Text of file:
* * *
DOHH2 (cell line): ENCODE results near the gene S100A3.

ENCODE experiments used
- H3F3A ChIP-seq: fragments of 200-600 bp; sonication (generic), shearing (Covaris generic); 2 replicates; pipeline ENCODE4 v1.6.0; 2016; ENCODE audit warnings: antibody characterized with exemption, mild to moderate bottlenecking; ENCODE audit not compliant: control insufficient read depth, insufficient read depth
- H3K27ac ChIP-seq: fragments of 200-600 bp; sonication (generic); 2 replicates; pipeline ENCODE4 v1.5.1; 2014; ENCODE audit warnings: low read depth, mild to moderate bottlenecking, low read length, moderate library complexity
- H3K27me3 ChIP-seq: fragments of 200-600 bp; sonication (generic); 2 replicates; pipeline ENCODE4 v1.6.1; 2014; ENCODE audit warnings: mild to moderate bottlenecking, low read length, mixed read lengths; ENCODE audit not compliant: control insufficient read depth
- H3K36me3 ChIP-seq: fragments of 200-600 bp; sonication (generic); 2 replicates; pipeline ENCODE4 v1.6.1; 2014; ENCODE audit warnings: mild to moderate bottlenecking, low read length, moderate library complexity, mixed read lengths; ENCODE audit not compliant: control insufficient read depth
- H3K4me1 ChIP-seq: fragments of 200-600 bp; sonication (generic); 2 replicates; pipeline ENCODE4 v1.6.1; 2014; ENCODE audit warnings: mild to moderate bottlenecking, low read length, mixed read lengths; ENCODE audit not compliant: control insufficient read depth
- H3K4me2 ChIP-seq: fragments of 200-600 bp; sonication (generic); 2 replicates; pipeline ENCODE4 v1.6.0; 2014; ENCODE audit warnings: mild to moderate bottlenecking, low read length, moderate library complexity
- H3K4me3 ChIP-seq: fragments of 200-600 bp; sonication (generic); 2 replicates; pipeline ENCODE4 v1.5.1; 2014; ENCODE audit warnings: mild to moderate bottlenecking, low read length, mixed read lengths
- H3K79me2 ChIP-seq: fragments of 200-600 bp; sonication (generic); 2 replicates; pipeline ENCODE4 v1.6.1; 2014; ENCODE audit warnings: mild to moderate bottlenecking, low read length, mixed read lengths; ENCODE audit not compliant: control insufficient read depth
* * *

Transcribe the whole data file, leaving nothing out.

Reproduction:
DOHH2 (cell line): ENCODE results near the gene S100A3.

ENCODE experiments used
- H3F3A ChIP-seq: fragments of 200-600 bp; sonication (generic), shearing (Covaris generic); 2 replicates; pipeline ENCODE4 v1.6.0; 2016; ENCODE audit warnings: antibody characterized with exemption, mild to moderate bottlenecking; ENCODE audit not compliant: control insufficient read depth, insufficient read depth
- H3K27ac ChIP-seq: fragments of 200-600 bp; sonication (generic); 2 replicates; pipeline ENCODE4 v1.5.1; 2014; ENCODE audit warnings: low read depth, mild to moderate bottlenecking, low read length, moderate library complexity
- H3K27me3 ChIP-seq: fragments of 200-600 bp; sonication (generic); 2 replicates; pipeline ENCODE4 v1.6.1; 2014; ENCODE audit warnings: mild to moderate bottlenecking, low read length, mixed read lengths; ENCODE audit not compliant: control insufficient read depth
- H3K36me3 ChIP-seq: fragments of 200-600 bp; sonication (generic); 2 replicates; pipeline ENCODE4 v1.6.1; 2014; ENCODE audit warnings: mild to moderate bottlenecking, low read length, moderate library complexity, mixed read lengths; ENCODE audit not compliant: control insufficient read depth
- H3K4me1 ChIP-seq: fragments of 200-600 bp; sonication (generic); 2 replicates; pipeline ENCODE4 v1.6.1; 2014; ENCODE audit warnings: mild to moderate bottlenecking, low read length, mixed read lengths; ENCODE audit not compliant: control insufficient read depth
- H3K4me2 ChIP-seq: fragments of 200-600 bp; sonication (generic); 2 replicates; pipeline ENCODE4 v1.6.0; 2014; ENCODE audit warnings: mild to moderate bottlenecking, low read length, moderate library complexity
- H3K4me3 ChIP-seq: fragments of 200-600 bp; sonication (generic); 2 replicates; pipeline ENCODE4 v1.5.1; 2014; ENCODE audit warnings: mild to moderate bottlenecking, low read length, mixed read lengths
- H3K79me2 ChIP-seq: fragments of 200-600 bp; sonication (generic); 2 replicates; pipeline ENCODE4 v1.6.1; 2014; ENCODE audit warnings: mild to moderate bottlenecking, low read length, mixed read lengths; ENCODE audit not compliant: control insufficient read depth